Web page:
The ESA's Huygens probe has successfully detached from NASA's Cassini orbiter early this morning to begin a 21-day journey to Saturn's moon Titan. NASA's Deep Space Network tracking stations in Madrid, Spain, and Goldstone, Calif., received the signal at 7:24 p.m. (PST). All systems performed as expected and there were no problems reported with the Cassini spacecraft.
Huygens probe is now on a controlled collision course toward Saturn's largest and most mysterious moon, Titan, where on 14 January it will make a descent through one of the most intriguing atmospheres in the solar system to an unknown surface.
The Cassini orbiter, carrying Huygens on its flank, entered an orbit around Saturn on 1 July 2004, and began to investigate the ringed planet and its moons for a mission that will last at least four years.
The Huygens probe, was bolted to Cassini and has been riding along during the nearly seven-year journey to Saturn largely in a "sleep" mode. Huygens will be the first human-made object to explore on-site the unique environment of Titan, whose chemistry is assumed to be very similar to that of early Earth before life formed. Huygens will tell us whether this assumption is correct.
The separation occurred at 02:00 UTC (03:00 CET): A few minutes after separation, Cassini turned back to Earth and relayed back information about the separation. This signal then took 1 hour and 8 minutes to cross the 1.2 billion kilometres separating the Cassini spacecraft and Earth.
The Huygens probe will remain dormant until the onboard timer wakes it up just before the probe reaches Titan's upper atmosphere on Jan. 14, 2005. Then it will begin a dramatic plunge through Titan's murky atmosphere, tasting its chemical makeup and composition as it descends to touch down on its surface. The data gathered during this 2-1/2 hour descent will be transmitted from the probe to the Cassini orbiter. Afterward, Cassini will point its antenna to Earth and relay the data through NASA's Deep Space Network to JPL and on to the European Space Agency's Space Operations Center in Darmstadt, Germany, which serves as the operations center for the Huygens probe mission. From this control center, ESA engineers will be tracking the probe and scientists will be standing by to process the data from the probe's six instruments.
On Monday, Dec. 27, the Cassini orbiter will perform a deflection maneuver to keep it from following Huygens into Titan's atmosphere. This maneuver will also establish the required geometry between the probe and the orbiter for radio communications during the probe descent.
Huygens is scheduled to enter Titan’s atmosphere at about 09:06 UTC (10:06 CET) on 14 January, entering at a relatively steep angle of 65° and a velocity of about 6 km/s. The target is over the southern hemisphere, on the day side. Protected by an ablative thermal shield, the probe will decelerate to 400 m/s within 3 minutes before it deploys a 2.6 m pilot chute at about 160 km. After 2.5 seconds this chute will pull away the probe’s aft cover and the main parachute, 8.3 m in diameter, will deploy to stabilise the probe. The front shield will then be released and the probe, whose main objective is to study Titan’s atmosphere, will open inlet ports and deploy booms to collect the scientific data. All instruments will have direct access to the atmosphere to conduct detailed in-situ measurements of its structure, dynamics and chemistry. Imagery of the surface along the track will also be acquired. These data will be transmitted directly to the Cassini orbiter, which, at the same time, will be flying over Titan at 60 000 km at closest approach. Earth-based radiotelescopes will also try to detect the signal’s tone directly.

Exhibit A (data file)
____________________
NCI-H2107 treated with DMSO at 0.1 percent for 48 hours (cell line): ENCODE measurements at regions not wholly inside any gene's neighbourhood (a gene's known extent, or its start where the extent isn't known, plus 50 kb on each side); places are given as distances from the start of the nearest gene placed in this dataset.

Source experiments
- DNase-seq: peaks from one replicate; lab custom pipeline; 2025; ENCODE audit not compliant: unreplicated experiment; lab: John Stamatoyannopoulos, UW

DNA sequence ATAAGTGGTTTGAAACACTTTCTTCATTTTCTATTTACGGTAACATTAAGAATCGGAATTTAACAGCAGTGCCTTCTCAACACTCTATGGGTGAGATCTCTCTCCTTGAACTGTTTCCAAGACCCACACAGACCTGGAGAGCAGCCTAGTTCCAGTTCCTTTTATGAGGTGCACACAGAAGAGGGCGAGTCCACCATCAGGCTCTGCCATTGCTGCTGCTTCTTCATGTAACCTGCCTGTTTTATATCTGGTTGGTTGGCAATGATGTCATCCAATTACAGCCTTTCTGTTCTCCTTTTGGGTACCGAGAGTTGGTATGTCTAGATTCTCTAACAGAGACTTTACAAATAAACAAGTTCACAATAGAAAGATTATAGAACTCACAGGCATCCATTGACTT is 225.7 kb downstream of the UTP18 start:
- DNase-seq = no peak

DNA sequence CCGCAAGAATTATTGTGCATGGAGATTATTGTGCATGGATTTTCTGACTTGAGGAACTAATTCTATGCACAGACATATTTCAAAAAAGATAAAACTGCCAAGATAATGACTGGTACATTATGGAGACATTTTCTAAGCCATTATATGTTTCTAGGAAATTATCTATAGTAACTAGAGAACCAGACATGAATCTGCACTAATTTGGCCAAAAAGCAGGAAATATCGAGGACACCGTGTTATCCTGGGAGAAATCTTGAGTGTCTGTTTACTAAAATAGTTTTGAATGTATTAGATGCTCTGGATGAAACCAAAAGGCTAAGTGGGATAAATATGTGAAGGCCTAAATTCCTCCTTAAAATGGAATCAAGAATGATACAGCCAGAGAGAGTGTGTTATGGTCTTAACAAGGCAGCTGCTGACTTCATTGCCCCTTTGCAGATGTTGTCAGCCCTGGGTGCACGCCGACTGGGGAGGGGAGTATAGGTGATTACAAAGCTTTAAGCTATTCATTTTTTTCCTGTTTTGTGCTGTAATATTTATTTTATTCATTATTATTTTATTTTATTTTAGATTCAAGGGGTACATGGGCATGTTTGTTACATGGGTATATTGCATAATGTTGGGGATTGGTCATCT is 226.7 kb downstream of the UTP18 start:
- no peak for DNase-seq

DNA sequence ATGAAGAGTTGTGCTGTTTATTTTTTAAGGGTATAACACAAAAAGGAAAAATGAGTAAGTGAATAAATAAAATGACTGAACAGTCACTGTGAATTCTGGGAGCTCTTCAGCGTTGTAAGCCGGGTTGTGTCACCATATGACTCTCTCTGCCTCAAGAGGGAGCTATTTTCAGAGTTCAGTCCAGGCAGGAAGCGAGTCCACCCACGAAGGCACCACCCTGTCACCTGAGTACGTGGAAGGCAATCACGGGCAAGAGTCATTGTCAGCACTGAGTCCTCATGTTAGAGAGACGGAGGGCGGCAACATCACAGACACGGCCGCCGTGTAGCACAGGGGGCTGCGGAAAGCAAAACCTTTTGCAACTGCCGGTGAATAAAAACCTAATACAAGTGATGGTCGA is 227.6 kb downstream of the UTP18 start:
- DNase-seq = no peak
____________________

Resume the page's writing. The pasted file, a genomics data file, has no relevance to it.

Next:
After 15 minutes, at about 120 km, Huygens will release its main parachute and a smaller 3 m drogue chute will take over to allow a deeper plunge through the atmosphere within the lifetime of the probe’s batteries.
The descent will last about 140 minutes before Huygens impacts the surface at about 6 m/s. If the probe survives all this, its extended mission will start, consisting in direct characterisation of Titan’s surface for as long as the batteries can power the instruments and the Cassini orbiter is visible over the horizon at the landing site, i.e. not more than 130 minutes.
At that time, the Cassini orbiter will reorient its main antenna dish toward Earth in order to play back the data collected by Huygens, which will be received by NASA’s 70-m diameter antenna in Canberra, Australia, 67 minutes later. Three playbacks are planned, to ensure that all recorded data are safely transmitted to Earth. Then Cassini will continue its mission exploring Saturn and its moons, which includes multiple additional flybys of Titan in the coming months and years.
Bigger than Mercury and slightly smaller than Mars, Titan is unique in having a thick hazy nitrogen-rich atmosphere containing carbon-based compounds that could yield important clues about how Earth came to be habitable. The chemical makeup of the atmosphere is thought to be very similar to Earth’s before life began, although colder (-180°C) and so lacking liquid water. The in-situ results from Huygens, combined with global observations from repeated flybys of Titan by the Cassini orbiter, are thus expected to help us understand not only one of the most exotic members of our Solar System but also the evolution of the early Earth's atmosphere and the mechanisms that led to the dawn of life on our planet.
Source: ESA, NASA
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